Are you drawing up a schematic? Prototyping a design? Or perhaps looking to take an idea from concept through to final product? No matter the specifics of where and how you're planning on placing the many components of a PCB, the number of design packages available for your next project is pretty vast.
In fact, it's almost too vast.
Once the playground of a select few, nowadays PCB design software is a dime a dozen. That’s why today we’re highlighting 13 of the best PCB circuit board and design software for your next project. From free to paid, basic to broad, there’s an option here to suit almost any budget, operating system or project you have in mind.
Feature rich, well-supported and ubiquitous within the electronic design community, Altium's undeniable strength comes at a cost. Literally. It's one of - if not the most - expensive options on this list. At times, prohibitively so.
At the very least, you get what you pay for. Its modern, easy-to-use UI is highly customisable - with shortcut keys galore - and Its widespread adoption within the industry makes it easy to jump into and even easier to create with. Which will come as no surprise given the wealth of tutorials, guides and technical documents available across the web.
The feature list doesn't end there. Altium boasts the ability to import and export 3D Step files, as well as view your boards and designs in 3D so you can check them against other hardware components well before you go ahead and bring your project to life.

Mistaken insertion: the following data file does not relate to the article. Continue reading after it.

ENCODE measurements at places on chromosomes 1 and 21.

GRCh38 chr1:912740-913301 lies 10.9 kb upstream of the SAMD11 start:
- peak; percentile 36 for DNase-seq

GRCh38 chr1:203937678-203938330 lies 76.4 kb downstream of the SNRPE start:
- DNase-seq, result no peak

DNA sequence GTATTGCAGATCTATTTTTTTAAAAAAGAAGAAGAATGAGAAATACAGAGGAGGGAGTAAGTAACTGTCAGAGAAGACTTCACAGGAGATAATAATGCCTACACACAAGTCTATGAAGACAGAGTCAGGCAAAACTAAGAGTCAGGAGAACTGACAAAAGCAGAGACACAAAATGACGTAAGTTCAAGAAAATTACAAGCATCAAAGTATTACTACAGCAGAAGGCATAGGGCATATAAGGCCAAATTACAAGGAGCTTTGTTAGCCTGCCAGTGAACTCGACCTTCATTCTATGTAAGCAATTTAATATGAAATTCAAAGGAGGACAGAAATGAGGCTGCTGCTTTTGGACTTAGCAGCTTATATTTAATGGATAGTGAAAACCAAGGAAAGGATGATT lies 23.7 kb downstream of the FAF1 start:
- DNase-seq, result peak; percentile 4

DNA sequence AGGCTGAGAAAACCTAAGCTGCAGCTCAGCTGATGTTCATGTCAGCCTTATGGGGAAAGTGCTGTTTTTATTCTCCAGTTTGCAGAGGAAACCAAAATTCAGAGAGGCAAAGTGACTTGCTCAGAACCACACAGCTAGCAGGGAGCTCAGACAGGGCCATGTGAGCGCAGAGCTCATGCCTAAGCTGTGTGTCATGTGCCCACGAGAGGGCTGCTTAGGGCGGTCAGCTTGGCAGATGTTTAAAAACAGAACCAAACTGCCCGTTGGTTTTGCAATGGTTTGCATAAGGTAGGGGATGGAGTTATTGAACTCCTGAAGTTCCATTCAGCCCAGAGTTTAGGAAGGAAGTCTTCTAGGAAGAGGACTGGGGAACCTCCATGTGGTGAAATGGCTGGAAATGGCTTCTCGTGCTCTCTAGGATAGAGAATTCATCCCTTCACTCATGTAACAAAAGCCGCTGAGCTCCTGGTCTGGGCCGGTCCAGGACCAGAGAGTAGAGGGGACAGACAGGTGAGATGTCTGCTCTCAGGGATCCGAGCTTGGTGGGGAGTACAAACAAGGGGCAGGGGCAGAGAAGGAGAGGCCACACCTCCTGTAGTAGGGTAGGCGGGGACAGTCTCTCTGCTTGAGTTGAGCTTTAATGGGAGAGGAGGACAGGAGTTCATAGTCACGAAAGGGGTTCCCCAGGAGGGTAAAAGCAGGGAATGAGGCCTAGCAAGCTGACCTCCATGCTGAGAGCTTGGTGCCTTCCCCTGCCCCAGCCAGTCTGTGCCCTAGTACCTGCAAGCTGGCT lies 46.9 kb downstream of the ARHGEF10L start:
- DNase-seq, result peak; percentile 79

Bonus! Altium's Supplier Link makes it easy to drag-and-drop vital information such as manufacturer name, part numbers and other identifiers onto your components.
A favourite among the open source hardware community, EagleCAD is an affordable option which boasts an extensive component and footprint library. Though that’s not to say it isn’t without its critics: EagleCAD isn’t for beginners.
How so? It’s widely regarded as both difficult to pick up and learn, hampered by a dated UI and usability issues reminiscent of 90’s PC software. The result? A steep learning curve, even for those willing to put in the time to learn its archaic ways.
You do get something in return for the hassle. Namely, better support for pre-built components than its competitor - Altium - and a much more enticing price tag of ‘Free!’. If, that is, you can live with its 2 layer, 80mm x 100mm limitations. Anything more than that, and you’ll need to hand over some cash.
Note! EagleCAD features an auto-router which takes the hassle out of manually routing signals.
With a short learning curve and a modern interface, DipTrace is one of the easiest applications to get started with. It’s so easy, in fact, that you can go from install to designing and creating circuits on your first day.
A Windows based application, it boasts a decent library of components - not to mention the ability to add your own - and makes a great option for beginners and mid-level designers alike. Better still, its freeware version is surprisingly generous.
Free, Open Source (GPL) and easy to use, KiCAD has wide-ranging support within the open source hardware community. While it’s far from perfect - there are numerous issues surrounding the converting of schematics to PCB - KiCAD is constantly updated, and regularly receives more prominent features usually reserved for its pricier, well-known competitors.
Free for open source and non-commercial use, UpVerter is the only browser-based option on the list. The benefits of which are hard to deny. First? It’s platform agnostic, as with nothing to download or install it’ll work across all operating systems. While its cloud-based design means your data is available wherever you’re logging in from.
While it may skip some of the advanced features of other packages, its ‘multiplayer’ functionality means multiple users can work on the same project at the one time. Nice!